Machine learning

Helpful AI terms for today’s business professional

Artificial intelligence (AI) is quickly making its way into the products and processes at companies, governmental agencies, and nonprofits around the globe. Leaders and stakeholders who are evaluating AI and machine learning solutions face real challenges in keeping up to date with AI technologies, capabilities, the lingo, and the seemingly unlimited potential for use cases. But without deeper AI training and education, it can be hard to keep pace with these fast-emerging areas.

Which is why Entefy assembled this list of helpful AI terms specifically geared towards anyone with an interest in artificial intelligence and machine learning. Be sure to bookmark this page for a handy quick-reference resource.

Algorithm. A procedure or formula, often mathematical, that defines a sequence of operations to solve a problem or class of problems.

Artificial intelligence. The umbrella term for computer systems that can interpret, analyze, and learn from data in ways similar to human cognition.

Chatbot. A computer program (often designed as an AI-powered virtual agent) that provides information or takes actions in response to the user’s voice or text commands or both. Current chatbots are often deployed to provide customer service or support functions.

Cognitive computing. A term that describes advanced AI systems that mimic the functioning of the human brain to improve decisionmaking and perform complex tasks.

Computer vision. An artificial intelligence field focused on classifying and contextualizing the content of digital video and images. 

Data curation. The process of collecting and managing data, including verification, annotation, and transformation.Also see training and dataset.

Data mining. The process of targeted discovery of information, patterns, or context within one or more data repositories.

Deep learning. A subfield of machine learning that uses artificial neural networks with two or more hidden layers to train a computer to process data, recognize patterns, and make predictions.

Ensembling. A powerful technique whereby two or more algorithms, models, or neural networks are combined in order to generate more accurate predictions.

Generative adversarial networks (GANs). A class of AI algorithms whereby two neural networks compete against each other to improve capabilities and become stronger.

Machine learning. A subset of artificial intelligence that gives machines the ability to analyze a set of data, draw conclusions about the data, and then make predictions when presented with new data without being explicitly programmed to do so.

Natural Language Processing (NLP). A field of computer science and artificial intelligence focused on processing and analyzing natural human language or text data.

Natural Language Understanding (NLU). A specialty area within Natural Language Processing focused on advanced analysis of text to extract meaning and context.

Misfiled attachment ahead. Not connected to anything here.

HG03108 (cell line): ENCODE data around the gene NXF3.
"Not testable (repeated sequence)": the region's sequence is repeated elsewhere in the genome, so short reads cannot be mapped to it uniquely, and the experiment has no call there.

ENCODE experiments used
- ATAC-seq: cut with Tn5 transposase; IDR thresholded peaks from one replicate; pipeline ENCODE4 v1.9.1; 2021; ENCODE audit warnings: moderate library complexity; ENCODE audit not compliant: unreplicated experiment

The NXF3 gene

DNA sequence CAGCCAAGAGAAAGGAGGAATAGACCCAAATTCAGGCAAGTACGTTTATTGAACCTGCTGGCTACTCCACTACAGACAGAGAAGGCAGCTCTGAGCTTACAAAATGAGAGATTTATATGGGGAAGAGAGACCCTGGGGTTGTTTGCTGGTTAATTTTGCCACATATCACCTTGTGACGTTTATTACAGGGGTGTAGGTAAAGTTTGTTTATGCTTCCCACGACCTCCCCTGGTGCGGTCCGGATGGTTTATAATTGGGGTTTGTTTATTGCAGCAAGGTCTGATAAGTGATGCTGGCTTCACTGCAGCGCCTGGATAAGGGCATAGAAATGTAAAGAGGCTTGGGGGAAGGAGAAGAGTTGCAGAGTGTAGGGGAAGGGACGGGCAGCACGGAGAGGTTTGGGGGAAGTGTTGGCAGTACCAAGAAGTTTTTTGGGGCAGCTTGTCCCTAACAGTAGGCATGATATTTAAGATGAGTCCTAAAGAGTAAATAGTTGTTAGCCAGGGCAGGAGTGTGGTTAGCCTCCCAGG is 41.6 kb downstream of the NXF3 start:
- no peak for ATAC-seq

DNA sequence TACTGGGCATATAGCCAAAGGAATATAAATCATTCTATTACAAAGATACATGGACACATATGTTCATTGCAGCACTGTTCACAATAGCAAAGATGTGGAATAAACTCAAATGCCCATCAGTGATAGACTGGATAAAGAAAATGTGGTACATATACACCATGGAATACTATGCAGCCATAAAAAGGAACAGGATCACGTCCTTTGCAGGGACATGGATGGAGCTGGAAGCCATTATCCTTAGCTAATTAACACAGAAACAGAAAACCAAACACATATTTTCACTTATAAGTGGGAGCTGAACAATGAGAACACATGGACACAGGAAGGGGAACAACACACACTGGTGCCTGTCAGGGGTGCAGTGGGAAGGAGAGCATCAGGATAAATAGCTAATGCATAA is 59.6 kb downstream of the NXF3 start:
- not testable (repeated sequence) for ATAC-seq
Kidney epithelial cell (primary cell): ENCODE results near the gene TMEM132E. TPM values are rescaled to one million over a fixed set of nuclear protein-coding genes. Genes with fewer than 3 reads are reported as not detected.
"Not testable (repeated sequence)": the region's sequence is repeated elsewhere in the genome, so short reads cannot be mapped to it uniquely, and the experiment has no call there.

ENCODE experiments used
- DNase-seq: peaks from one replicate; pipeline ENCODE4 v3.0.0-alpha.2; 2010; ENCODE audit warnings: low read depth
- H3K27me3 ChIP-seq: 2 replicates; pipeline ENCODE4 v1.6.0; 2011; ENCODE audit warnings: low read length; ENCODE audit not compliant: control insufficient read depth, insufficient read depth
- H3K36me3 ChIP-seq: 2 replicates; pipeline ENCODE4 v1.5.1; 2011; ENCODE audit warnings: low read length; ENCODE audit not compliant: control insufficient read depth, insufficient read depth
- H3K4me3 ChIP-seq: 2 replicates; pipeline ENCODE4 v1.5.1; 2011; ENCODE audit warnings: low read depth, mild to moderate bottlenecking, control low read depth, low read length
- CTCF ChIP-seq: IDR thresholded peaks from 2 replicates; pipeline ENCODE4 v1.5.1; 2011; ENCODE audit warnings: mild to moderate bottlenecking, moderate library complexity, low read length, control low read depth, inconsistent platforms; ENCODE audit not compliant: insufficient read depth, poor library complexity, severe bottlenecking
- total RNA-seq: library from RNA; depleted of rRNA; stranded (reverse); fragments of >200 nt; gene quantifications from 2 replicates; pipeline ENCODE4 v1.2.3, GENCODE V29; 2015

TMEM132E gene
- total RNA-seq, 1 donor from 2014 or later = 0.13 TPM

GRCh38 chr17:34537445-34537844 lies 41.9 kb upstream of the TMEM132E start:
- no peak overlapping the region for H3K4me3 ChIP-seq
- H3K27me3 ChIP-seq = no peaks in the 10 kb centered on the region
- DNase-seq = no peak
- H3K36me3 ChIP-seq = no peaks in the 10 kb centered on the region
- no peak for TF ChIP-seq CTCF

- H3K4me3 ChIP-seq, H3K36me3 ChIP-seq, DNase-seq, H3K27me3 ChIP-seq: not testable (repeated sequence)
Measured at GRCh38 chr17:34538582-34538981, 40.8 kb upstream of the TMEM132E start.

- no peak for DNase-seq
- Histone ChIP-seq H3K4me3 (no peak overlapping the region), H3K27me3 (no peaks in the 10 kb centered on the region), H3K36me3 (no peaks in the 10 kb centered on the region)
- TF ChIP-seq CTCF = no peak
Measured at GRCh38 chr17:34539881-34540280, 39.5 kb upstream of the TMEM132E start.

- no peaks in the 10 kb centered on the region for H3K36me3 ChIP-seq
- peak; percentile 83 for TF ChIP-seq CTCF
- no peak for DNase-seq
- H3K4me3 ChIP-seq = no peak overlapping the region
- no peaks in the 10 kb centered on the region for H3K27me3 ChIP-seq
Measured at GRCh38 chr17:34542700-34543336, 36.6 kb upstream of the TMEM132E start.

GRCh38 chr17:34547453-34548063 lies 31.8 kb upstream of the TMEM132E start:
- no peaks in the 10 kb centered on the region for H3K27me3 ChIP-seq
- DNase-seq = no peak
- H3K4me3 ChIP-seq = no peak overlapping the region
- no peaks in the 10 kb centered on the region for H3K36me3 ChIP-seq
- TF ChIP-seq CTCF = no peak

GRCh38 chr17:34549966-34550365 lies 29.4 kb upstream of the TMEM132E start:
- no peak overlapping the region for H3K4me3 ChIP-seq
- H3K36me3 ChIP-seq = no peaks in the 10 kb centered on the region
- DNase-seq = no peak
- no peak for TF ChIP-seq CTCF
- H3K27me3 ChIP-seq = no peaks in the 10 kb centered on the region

Neural networks. A specific technique for doing machine learning that is inspired by the neural connections of the human brain. The intelligence comes from the ability to analyze countless data inputs to discover context and meaning.

Ontology. A data model that represents relationships between concepts, events, entities, or other categories. In the AI context, ontologies are often used by AI systems to analyze, share, or reuse knowledge.

Random forest. An ensemble machine learning method that blends the output of multiple decision trees in order to produce improved results.

Reinforcement learning. A machine learning technique where an agent learns  independently the rules of a system via trial-and-error sequences.

Semi-supervised learning. A machine learning technique that fits between supervised learning (in which data used for training is labeled) and unsupervised learning (in which data used for training is unlabeled).

Strong AI. Theterm used to describe artificial general intelligence or a machine’s intelligence functionality that matches human cognitive capabilities across multiple domains. Often characterized by self-improvement mechanisms and generalization rather than specific training to perform in narrow domains. Also see weak AI.

Structured data. Data that has been organized using a predetermined model, often in the form of a table with values and linked relationships. Also see unstructured data.

Supervised learning. A machine learning technique that infers from training performed on labeled data. Also see unsupervised learning.

Taxonomy. A hierarchal structured list of terms to illustrate the relationship between those terms. Also see ontology. 

Time series. A set of data structured in spaced units of time.

Transfer learning. A machine learning technique where the knowledge derived from solving one problem is applied to a different (typically related) problem.

Training. The process of providing a dataset to a machine learning model for the purpose of improving the precision or effectiveness of the model. Also see supervised learning and unsupervised learning.

Tuning. The process of optimizing the hyperparameters of an AI algorithm to improve its precision or effectiveness. Also see algorithm.

Unstructured data. Data that has not been organized with a predetermined order or structure, often making it difficult for computer systems to process and analyze.

Unsupervised learning. A machine learning technique that infers from training performed on unlabeled data. Also see supervised learning.

Weak AI. Theterm used to describe a narrow AI built and trained for a  specific task. Also see strong AI.